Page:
The baddest banks of 2008, Citigroup (C) - Get Report and Bank of America (BAC) - Get Report, report second-quarter earnings on Friday morning, just in time for historic reform that will affect industry practices and profitability for years to come. Despite the huge changes, these companies are setting up to regain many points of lost ground between now and 2012.
Citigroup is getting most of the attention these days, due to the government's partial ownership and its near-death experience during the credit crisis. The company has been making all the right moves since that time, including massive reliquification, while it waits for the government to sell the balance of its stake to private shareholders.
Bank of America attracted more interest than Citigroup in 2009, rising sharply off a deep bear market low and then moving in lockstep with a resurgent banking sector. However, the stock has been a major disappointment to shareholders in 2010, running in place while its blue-chip competition ticked up to two-year highs in April.
Given their divergent performance so far this year, will one or both of these companies offer a good buying opportunity after Friday's confessionals? Let's see what their charts have to say.
Citigroup fell from the mid-$50s to under a buck during the bear market, finally bottoming out at 97 cents and lifting sharply off the low. The two-legged rally thrust reached $5.43 in August 2009 and gave way to a pullback that ended in December, near $3, when the company's $17 billion equity offering paid off its TARP obligations.
The stock tested that level for three months (red line) and rallied above $5 in April, where sellers returned in force. The subsequent decline carved the next leg in a broad triangle that found buying interest above the old low. It consolidated at triangle support (green line) for six weeks and broke out earlier this week. This uptick should eventually yield a test near triangle resistance at $5.
Citigroup won't rally into double digits anytime soon, but there's plenty of opportunity between the base breakout at $4 and the April high at $5.07. This might look like small change, but the huge crowd that trades this stock knows that a single point yields a 25% move. More importantly, it's finally on the move, with strong earnings on Friday having the power to accelerate the upside.
The rally closed above the 200-day moving average at $4.21 on Tuesday. The next obstacle lies at an unfilled gap (red circle) at $4.40, posted back on May 4. The price zone between these charting elements could trigger a series of whipsaws until the stock finally heads toward $5, where triangle resistance is lying in wait.
Accumulation, as noted on the on-balance volume (OBV), has taken a hit since April. It's now rising off a deep low, but it will take time, and an army of shareholders, before it returns to the level posted at the 2009 and early 2010 price peaks (red line). For the longer term, Citigroup is unlikely to break the triangle until that indicator finally surges to a new high.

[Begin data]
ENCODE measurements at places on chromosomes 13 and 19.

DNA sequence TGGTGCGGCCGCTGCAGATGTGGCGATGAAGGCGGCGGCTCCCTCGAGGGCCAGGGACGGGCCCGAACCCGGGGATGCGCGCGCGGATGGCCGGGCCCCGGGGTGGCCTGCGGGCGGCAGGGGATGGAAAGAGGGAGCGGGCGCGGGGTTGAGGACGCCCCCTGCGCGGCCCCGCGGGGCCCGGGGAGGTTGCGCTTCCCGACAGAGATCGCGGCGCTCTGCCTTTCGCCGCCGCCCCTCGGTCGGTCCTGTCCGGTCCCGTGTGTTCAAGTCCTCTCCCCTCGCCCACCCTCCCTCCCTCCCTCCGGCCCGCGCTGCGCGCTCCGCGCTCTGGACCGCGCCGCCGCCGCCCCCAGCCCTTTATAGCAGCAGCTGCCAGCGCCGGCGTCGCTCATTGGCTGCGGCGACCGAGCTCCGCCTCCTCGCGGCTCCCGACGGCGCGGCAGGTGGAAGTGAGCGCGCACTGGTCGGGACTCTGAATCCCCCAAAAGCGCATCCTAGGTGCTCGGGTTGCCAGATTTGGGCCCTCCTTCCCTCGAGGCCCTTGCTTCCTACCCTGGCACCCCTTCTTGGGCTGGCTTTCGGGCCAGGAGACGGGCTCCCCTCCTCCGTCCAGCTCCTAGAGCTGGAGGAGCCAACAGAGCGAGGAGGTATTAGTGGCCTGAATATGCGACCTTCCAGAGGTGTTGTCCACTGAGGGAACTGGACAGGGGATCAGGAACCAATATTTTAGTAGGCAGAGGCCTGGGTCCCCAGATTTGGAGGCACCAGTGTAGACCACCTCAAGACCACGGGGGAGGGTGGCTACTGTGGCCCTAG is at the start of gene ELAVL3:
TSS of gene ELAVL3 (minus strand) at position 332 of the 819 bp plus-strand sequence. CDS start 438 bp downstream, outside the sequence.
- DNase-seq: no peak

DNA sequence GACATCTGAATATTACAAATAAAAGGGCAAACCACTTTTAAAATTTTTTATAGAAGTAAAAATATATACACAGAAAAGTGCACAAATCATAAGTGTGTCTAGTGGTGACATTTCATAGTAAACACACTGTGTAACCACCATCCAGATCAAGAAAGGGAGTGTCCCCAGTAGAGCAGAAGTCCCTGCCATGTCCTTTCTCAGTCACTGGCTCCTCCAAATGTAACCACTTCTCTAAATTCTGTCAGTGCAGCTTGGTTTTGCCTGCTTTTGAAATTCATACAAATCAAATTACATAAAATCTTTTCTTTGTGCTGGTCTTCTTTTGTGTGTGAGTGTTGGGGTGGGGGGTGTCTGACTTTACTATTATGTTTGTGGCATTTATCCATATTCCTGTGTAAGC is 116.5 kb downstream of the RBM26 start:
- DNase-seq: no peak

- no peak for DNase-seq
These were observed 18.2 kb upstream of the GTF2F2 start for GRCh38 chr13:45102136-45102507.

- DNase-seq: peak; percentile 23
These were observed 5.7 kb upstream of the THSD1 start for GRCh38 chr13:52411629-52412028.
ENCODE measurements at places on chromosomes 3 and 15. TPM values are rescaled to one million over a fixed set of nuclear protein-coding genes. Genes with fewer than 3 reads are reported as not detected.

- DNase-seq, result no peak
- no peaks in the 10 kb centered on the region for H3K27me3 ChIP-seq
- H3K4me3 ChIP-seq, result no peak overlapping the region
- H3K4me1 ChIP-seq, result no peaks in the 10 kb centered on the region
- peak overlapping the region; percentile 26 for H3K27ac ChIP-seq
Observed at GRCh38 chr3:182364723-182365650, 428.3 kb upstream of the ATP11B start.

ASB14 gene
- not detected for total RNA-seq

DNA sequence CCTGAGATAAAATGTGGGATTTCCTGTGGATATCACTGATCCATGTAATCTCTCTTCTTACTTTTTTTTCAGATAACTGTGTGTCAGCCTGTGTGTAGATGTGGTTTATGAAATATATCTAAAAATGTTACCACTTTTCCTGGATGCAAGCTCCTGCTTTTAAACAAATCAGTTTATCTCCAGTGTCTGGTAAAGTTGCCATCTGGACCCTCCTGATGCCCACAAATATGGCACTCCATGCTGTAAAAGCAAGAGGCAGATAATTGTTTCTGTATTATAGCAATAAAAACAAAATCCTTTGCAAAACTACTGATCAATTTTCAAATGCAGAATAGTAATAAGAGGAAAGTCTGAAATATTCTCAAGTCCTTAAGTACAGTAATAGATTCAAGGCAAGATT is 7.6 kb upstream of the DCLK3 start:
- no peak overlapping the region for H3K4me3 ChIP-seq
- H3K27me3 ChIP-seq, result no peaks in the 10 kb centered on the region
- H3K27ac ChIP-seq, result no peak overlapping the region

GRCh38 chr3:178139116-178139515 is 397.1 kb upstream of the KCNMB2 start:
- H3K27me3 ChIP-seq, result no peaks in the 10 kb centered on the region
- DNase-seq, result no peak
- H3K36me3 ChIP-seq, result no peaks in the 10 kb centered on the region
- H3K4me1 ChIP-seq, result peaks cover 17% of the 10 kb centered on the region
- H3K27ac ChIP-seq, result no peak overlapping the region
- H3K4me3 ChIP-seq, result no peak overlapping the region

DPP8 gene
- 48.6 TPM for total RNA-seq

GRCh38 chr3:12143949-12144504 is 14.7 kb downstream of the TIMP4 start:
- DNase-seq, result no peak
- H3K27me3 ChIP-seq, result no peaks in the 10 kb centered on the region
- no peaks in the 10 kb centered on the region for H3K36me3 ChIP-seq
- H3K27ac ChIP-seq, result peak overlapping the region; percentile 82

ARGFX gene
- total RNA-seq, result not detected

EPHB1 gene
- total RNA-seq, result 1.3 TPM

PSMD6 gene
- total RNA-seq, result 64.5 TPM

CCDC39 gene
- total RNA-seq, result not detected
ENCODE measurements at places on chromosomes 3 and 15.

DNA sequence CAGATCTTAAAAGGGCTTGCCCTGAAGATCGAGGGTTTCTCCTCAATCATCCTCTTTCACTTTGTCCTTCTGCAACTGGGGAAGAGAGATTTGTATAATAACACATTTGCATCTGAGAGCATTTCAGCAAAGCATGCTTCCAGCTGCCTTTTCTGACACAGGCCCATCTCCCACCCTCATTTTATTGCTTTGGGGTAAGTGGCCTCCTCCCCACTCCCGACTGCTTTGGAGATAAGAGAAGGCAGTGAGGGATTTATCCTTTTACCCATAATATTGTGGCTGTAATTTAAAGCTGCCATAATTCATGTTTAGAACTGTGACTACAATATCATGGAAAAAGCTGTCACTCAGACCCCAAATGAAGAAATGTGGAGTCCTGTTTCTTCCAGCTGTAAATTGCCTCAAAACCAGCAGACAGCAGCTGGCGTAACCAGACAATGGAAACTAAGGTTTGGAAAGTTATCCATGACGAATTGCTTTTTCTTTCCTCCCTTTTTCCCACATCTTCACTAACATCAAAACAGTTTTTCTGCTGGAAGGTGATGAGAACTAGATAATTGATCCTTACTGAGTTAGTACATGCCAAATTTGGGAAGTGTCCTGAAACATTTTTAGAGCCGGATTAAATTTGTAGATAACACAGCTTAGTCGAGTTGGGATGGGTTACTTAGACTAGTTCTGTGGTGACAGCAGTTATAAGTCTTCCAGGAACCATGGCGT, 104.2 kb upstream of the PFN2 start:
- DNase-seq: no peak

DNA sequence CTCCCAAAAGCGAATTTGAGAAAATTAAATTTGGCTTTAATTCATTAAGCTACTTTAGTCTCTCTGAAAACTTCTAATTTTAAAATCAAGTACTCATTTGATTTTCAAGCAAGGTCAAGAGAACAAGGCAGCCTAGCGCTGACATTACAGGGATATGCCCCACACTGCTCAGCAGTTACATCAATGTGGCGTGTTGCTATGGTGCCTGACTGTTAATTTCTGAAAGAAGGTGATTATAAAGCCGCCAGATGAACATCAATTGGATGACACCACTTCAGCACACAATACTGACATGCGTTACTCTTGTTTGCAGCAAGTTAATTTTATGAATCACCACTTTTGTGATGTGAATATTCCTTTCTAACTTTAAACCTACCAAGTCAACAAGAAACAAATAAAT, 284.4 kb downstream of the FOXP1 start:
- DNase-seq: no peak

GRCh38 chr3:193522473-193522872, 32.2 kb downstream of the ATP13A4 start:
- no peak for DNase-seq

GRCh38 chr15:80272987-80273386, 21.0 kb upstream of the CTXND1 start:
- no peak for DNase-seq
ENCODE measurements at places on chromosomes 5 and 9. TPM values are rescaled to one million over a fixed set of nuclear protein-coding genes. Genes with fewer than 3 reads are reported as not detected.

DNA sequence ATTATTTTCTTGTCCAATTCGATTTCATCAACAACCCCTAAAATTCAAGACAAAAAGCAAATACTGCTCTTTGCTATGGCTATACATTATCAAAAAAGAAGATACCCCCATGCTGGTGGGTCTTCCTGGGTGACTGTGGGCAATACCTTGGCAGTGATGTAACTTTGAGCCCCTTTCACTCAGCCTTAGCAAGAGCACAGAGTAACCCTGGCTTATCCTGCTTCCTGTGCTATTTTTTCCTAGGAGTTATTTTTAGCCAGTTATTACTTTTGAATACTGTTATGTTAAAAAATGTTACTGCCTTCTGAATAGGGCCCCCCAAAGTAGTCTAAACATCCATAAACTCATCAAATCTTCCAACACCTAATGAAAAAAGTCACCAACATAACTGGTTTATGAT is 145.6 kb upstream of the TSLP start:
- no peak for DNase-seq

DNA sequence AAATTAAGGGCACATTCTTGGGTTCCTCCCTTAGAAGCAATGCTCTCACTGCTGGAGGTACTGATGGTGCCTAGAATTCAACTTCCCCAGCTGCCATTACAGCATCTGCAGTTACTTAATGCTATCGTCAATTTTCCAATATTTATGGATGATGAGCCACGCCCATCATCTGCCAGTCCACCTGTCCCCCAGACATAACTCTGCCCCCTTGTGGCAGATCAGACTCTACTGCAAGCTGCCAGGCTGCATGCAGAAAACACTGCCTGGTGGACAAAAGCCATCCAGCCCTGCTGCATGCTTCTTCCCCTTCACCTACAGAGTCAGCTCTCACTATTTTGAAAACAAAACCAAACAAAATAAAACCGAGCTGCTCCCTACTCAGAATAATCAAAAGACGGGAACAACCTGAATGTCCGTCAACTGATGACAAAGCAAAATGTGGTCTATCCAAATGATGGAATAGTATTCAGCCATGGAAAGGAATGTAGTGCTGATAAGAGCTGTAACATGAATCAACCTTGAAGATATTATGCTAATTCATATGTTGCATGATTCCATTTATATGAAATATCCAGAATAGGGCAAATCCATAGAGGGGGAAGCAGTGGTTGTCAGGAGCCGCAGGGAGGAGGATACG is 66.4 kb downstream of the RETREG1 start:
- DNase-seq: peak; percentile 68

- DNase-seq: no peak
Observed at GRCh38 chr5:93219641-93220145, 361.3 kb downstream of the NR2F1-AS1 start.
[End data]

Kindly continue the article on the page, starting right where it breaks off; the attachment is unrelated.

This rangebound action supports new entries for traders and market-timers who are willing to exit when the current rally nears triangle resistance. It isn't as favorable for investors, who should just wait for a breakout or start to build positions the next time the stock sells off and drops back under $4.
Bank of America plummeted 52 points and finally bottomed out at $2.53 in February 2009. It then went vertical, rising fivefold over the next three months. Upward progress continued, albeit at a slower pace, into October, when the stock topped out at $19.10 and dropped into a rectangle pattern, with support near $14.
It tested pattern resistance in April, exceeded it by less than a point and sold off sharply, hitting support earlier this month. The stock has risen 2 points off that level in the last week but still hasn't confirmed a notable reversal. As a result, a poorly received earnings report could break the range and trigger a decline toward the next support level at $11.50.
The decline that started in April yielded persistent selling pressure that broke 50-day and 200-day moving-average support during the May flash crash. The downswing finally ended after price undercut the November 2009 and February 2010 lows (red line), but the current bounce faces considerable resistance between $15 and $16.50.
Accumulation barely shows an uptick in the last week, pointing to lower-than-average volume on this bounce. Taken together with resistance at the 50- and 200-day moving averages, this stock needs to "prove itself" before it deserves a place in our portfolios or trading accounts. That won't happen until it finally rallies up to $18.
It will take a highly positive earnings report on Friday morning to lift the stock toward that key level. More likely, it will remain rangebound this summer, with $13.50 on the downside and $17.50 on the upside. The real action might start around Election Day, with a breakout through yearlong resistance near $20, followed by a strong 2011 uptrend.
Alan Farley provides daily stock picks and commentary with his "Daily Swing Trade" newsletter.
At the time of publication, Farley was long Citigroup, although holdings can change at any time.
Alan Farley is a private trader and publisher of
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